We have all heard so much hype around Apple’s latest iPhone 4. What, with its sexy new design, longer battery life and phenomenal display resolution. Well, Gadget American correspondent, CRAIG JOHNSTON managed to get his hands on one and gives us the low down on what this phone is all about.
The Retina display on the new iPhone 4 really is all its cracked up to be. If you use an iPhone 3GS, a current model BlackBerry, or other smartphone like an Android or Palm webOS phone, you will be struck by this display’s super sharp picture. At 960 pixels by 640 pixels, packed into a 3.5‚ (measured diagonally) area it delivers amazing images, graphics, and video. The resolution is the highest on any smartphone right now but it’s also the size of each pixel. The Retina display’s pixels are 78 microns (0.07 millimeters) in size.
The iPhone 4 has a 1GHz A4 processor. There isn’t much to say about it other than its fast and make the iPhone very snappy.
The iPhone 4 has 2 cameras. One front facing camera that is at VGA resolution, and a rear-facing camera that is 5 megapixels.
The amazing thing about the rear-facing camera is that it uses a backside illumination sensor which allows the camera to pick up more light. This translates into much sharper pictures, even in low-light situations where traditional cell phone cameras fail miserably. The camera also includes an LED flash. I have really been amazed by the pictures I’ve taken on my iPhone 4 compared with pictures taken on my Google Nexus One and Motorola Droid which also have 5 megapixel cameras.
Both cameras can be used for FaceTime video chat, to take pictures, and to record video.
I was pleasantly surprised by FaceTime. I have had about 5 video chats via FaceTime and each time the call was flawless, and the video and audio quality were outstanding. FaceTime does not use any of your plan minutes since it uses Voice over IP (VoIP) which is essentially data. Today FaceTime only works when your iPhone 4 is associated with a WiFi network, but next year the cell phone providers may allow FaceTime over 3G.
FaceTime uses industry standard protocols like SIP and STUN to setup and conduct calls. This should allow developers to write version of FaceTime that work on other phones and desktop computers. I’m looking forward to that.
Some say that Apple wasn’t first to the game with video chat, and that the EVO 4G already has a front-facing camera and you can use the QIK application for chat, but it seems that people are having a lot of issues with this application. Lots of frozen video, digitized audio, and general flakiness. Not to mention that you have to download and install the QIK chat application yourself which is OK for tech-savvy, but maybe daunting for the regular consumer. The iPhone comes preloaded with FaceTime and it just works.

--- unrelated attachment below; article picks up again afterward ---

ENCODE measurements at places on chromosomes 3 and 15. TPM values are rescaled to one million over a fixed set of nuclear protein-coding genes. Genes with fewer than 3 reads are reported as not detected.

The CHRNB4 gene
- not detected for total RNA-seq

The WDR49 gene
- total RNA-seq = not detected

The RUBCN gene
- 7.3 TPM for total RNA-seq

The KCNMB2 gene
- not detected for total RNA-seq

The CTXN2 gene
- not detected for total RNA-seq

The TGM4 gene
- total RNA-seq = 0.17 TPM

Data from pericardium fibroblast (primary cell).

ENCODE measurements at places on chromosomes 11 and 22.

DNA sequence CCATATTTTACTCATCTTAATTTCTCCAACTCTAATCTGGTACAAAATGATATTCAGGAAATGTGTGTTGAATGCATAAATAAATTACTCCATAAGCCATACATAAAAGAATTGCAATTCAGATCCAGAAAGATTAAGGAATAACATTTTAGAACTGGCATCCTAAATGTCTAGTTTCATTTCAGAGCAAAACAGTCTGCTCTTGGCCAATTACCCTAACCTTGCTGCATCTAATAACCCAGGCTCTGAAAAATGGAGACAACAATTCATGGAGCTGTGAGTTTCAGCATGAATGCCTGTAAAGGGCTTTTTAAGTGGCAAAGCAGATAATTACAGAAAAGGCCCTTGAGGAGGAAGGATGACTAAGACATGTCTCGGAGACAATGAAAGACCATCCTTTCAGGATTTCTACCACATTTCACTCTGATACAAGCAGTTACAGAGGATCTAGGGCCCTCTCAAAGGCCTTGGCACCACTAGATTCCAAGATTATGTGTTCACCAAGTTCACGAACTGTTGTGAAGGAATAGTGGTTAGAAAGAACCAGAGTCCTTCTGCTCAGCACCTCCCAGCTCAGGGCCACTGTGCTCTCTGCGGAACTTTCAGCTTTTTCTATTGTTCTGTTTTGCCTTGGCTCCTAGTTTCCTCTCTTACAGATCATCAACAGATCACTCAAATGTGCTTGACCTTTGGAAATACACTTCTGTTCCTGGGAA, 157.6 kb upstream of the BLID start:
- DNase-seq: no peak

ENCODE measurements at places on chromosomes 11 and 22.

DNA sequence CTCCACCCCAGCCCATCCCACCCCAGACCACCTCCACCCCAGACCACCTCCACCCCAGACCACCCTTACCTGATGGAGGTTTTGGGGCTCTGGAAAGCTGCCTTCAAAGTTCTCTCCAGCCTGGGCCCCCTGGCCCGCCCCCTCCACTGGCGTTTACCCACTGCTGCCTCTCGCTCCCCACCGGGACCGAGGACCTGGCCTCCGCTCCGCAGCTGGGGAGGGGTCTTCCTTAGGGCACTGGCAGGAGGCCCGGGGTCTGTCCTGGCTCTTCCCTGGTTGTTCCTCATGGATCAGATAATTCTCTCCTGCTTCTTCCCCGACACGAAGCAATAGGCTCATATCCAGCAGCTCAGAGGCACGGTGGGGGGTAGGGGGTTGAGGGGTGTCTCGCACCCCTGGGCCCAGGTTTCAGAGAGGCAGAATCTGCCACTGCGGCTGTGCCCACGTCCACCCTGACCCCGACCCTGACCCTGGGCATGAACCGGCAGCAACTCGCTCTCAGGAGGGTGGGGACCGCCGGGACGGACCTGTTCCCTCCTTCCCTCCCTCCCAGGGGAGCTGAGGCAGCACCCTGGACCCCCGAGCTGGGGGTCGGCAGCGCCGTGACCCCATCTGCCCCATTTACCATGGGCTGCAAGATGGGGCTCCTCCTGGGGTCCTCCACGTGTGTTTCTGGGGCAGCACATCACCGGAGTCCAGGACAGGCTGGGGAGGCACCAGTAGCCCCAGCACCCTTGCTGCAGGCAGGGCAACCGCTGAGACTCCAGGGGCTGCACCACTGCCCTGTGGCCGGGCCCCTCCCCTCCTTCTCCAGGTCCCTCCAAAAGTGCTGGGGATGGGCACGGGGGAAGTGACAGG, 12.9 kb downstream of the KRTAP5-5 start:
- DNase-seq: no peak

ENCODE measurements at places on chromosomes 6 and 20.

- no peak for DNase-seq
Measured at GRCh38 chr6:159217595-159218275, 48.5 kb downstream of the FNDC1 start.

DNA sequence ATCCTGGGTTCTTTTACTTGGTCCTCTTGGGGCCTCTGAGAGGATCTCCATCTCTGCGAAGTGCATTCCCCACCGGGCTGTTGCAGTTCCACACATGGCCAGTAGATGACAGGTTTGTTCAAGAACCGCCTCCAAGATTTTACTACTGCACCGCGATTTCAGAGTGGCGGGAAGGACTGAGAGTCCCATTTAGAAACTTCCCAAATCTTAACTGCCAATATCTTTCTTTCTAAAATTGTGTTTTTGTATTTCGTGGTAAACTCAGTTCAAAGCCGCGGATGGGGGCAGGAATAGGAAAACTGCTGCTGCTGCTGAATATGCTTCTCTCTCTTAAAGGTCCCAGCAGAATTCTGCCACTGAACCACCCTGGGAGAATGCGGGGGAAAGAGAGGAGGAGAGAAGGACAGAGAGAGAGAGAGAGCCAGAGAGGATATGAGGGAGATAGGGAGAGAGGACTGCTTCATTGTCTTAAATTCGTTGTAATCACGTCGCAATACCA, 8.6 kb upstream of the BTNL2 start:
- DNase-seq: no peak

Apple was criticized for not allowing the iPhone’s 3rd party applications to multitask (or keep running in the background). The iPhone’s pre-loaded applications (like Mail) already multitask.
Apple came up with multitasking that doesn’t suck battery life out of your phone which is the case with Android, webOS, and other smartphones on the market today. Even the BlackBerry, which has had multitasking since the beginning 10 years ago, has major performance issues with it.
On the iPhone 4 (and indeed on the iPhone 3GS if you upgrade the operating system to iOS4) any application can run the following in the background:
‚Ä¢ Play audio (meaning you can continue to listen to audio from one application while using other applications). Without switching to the application you can also interact with the audio.
‚ó¶ The iPod application has always allowed this on all versions of the iPhone, this new feature is for 3rd party applications.
‚Ä¢ Listen for incoming VoIP calls. This means that applications that you run on your iPhone that use VoIP (like Skype for example) can keep listening for incoming calls and give you the ability to answer them.
‚Ä¢ Utilize the GPS radio. This means that applications that use GPS for navigation will be able to continue giving your directions while you are using other applications.
‚Ä¢ Push notifications to you on the screen. This means that applications that are running in the background can alert you. This would mean sports scores, weather alerts, new alerts, etc.
‚Ä¢ Complete tasks. This allows applications to complete a task you asked them to do before you switched to another application. So for example if you started uploading a picture to Facebook, then switched to use Skype, the picture upload would complete in the background.
To switch between applications on the iPhone 4 (or iPhone 3GS running iOS4), double-click the home button. The screen that slides up shows all running applications. It also shows any application controls like the Pandora play/pause/jump buttons. You can also forcefully close an application by touching and holding on its icon.